Friday 28 May 2010

Lexiophiles Top 100 Language Blogs 2010

Top 10 Language Teaching Blogs 2010  Top 100 Language Blogs 2010

I suppose I ought to be honoured to be ranked among older and more professional blogs from all over the world, especially when this blog isn't yet one year old, but I can't help feel I've let all those who have taken time to vote for me down. I'd like to thank all these people again. Don't worry - we'll try again next year! Meanwhile, I'll try to carry on improving this blog, to carry on finding ways to help you learn this wonderful language called English, while having fun at the same time.


Wednesday 26 May 2010

CLIL Survey School Year 2009-2010

Updated: 27 May 21:15 GMT

I've modified a couple of questions in the survey: I changed the last question to 'Which class do you belong to?'  and inserted a checkbox question 'Select your school'. This will make it easier if you are just interested in seeing your school's replies (possible only if you're viewing the spreadsheet). Go to VIEW on the menu bar and select LIST VIEW. In this mode, you can select whatever you're interested in. For example, if you're only interested in IES Alonso Quesada, scroll onto the column SELECT YOUR SCHOOL, choose IES Alonso Quesada, and the spreadsheet will only display the results where this has been the selection.

Since, I've just made the change, surveys taken before this (see date/time above) will not have the last question reflected.

Well, unfortunately, the time has come for me to say goodbye to you all. Of course, I would have liked to stay until the end of the school year, but the decision wasn't mine to take.

With any luck, I will be back again with you next school year. I hope you will keep coming back to this blog in the summer, if only to say hello to me!

Please take 5 minutes of your time to complete this survey. You might have done one with your respective schools, but this is for me. As I'm a strong advocate for a paperless society, mine is online, and the results of the survey can be seen by everyone.

There are 4 sections; no question, except one, is compulsory. If the question doesn't apply to you, leave it blank. You can give your name, or you can remain anonymous. The only information that you must give is the name of your school and your class.

Thank you!

Although this survey has been designed by myself for myself, everyone is welcomed to do it. Just leave the questions that don't apply to you blank.

Chiew's CLIL EFL ESL Games and Activities Blog: CLIL/AICLE/Bilingual Project Survey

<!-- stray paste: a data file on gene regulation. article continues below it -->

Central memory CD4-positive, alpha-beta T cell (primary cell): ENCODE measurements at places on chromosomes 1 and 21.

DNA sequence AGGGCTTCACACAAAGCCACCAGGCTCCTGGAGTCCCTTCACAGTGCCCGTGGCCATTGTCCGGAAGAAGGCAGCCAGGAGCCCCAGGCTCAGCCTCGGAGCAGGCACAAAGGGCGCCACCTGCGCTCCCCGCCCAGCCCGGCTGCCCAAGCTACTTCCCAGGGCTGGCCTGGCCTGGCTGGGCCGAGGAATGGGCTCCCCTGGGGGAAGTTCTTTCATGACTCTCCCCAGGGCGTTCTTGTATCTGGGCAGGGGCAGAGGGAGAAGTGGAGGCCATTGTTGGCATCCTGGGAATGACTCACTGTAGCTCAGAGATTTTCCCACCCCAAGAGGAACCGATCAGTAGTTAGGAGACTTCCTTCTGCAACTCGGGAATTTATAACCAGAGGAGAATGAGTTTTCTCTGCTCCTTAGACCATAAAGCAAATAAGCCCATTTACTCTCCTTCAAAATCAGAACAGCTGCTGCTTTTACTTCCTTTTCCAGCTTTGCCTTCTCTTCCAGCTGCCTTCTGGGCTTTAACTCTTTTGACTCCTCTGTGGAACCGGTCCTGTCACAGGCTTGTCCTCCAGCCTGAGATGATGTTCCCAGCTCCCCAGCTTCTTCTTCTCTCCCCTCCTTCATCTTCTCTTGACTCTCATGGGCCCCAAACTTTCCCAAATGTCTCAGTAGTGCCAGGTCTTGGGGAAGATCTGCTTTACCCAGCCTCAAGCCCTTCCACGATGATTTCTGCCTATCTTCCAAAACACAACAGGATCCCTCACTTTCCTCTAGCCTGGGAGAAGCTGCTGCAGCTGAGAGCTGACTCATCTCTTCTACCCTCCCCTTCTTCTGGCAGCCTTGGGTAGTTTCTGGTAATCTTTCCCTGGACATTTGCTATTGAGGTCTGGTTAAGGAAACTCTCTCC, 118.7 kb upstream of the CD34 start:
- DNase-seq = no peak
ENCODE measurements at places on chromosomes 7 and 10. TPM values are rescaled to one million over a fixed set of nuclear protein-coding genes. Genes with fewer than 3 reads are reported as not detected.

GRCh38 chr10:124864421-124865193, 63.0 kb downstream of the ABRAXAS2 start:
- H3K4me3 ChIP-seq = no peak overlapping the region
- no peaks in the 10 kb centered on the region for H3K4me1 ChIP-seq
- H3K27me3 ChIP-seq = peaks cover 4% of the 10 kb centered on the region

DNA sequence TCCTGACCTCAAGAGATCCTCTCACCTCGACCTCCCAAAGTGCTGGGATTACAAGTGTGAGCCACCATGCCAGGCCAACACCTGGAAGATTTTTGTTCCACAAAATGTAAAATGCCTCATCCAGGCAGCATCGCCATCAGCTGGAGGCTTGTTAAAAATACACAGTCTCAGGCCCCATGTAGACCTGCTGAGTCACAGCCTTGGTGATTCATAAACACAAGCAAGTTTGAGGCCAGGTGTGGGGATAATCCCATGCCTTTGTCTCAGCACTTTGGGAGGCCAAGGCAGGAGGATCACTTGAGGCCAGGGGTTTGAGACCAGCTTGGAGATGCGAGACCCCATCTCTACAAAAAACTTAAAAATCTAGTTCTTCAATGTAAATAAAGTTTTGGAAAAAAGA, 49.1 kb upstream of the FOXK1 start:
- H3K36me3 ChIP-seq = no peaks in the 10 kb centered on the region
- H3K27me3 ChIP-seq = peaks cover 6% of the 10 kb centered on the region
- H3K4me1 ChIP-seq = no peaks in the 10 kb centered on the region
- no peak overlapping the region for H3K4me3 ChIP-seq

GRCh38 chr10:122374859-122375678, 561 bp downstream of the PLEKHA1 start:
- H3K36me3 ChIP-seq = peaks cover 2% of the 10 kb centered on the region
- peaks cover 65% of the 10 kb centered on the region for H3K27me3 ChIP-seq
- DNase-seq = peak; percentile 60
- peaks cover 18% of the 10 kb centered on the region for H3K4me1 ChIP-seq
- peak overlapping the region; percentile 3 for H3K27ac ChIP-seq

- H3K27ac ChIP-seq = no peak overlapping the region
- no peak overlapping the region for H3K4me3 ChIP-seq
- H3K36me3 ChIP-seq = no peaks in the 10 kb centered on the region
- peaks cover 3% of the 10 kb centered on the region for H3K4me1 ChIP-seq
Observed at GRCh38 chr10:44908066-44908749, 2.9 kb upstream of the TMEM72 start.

After completing the survey, you can see the results of the survey. If you want to see them directly, here are the links:

Oh, incidentally, if you aren't able to see the analytics on Mozilla Firefox, try Internet Explorer or Google Chrome.

Tuesday 25 May 2010

Lexiophiles cLiMBing in Oxford

Well, voting for the Lexiophiles Top 100 is now closed. Now, we're in the hands of jury. Today, I found out that acLiLtocLiMB has been listed among Oxford University Press' favourite teaching blogs! What an honour!

Sunday 23 May 2010

Lexiophiles Top 100: acLiLtocLiMB needs YOUR vote!

Vote the Top 100 Language Teaching Blogs 2010

LATEST UPDATE: C'mon folks! Final day of voting left for the Lexiophiles Top 100 Blogs for 2010! This is your final chance! Get your whole school into the computer lab and vote! For me, I hope! ;-P The dark horse has become the front runner: the Brazilians are set to win this stage of the competition. The Koreans have made a last minute comeback and have relegated acLiLtocLiMB to 3rd place.  The Spanish's only chance of having a representative in the top three lies with a Clil to Climb. So, are you proud to be Spanish?

Many thanks go to those who have taken time to vote this blog; for those who didn't think the blog was good enough for their vote, well, too bad! Just three clicks is all that is needed. Simply click on the image above,  which will open a new tab/window, then click on the little circle beside a CLIL to Climb, which is 2nd on the list. Scroll down till near the bottom until you see the word VOTE. Click it.

It's one vote per person. So, if there are six in your family, there are potentially six votes, and if there's a thousand in your school that's a potential 1,000 votes! How it is all controlled, I'm not sure, really.

Blogs will be ranked based on user votes (50%) and the Lexiophiles ranking criteria (50%). Results will be announced on 28th May.

Your vote is important!

Thank you!

How to Draw Cartoons - Basic Instructions and Worksheet

Last updated: 2 Nov 2010

With the help of José Alberto of IES Los Tarahales, I've come up with this PowerPoint presentation and worksheet which will help initiate students into the world of cartoon art.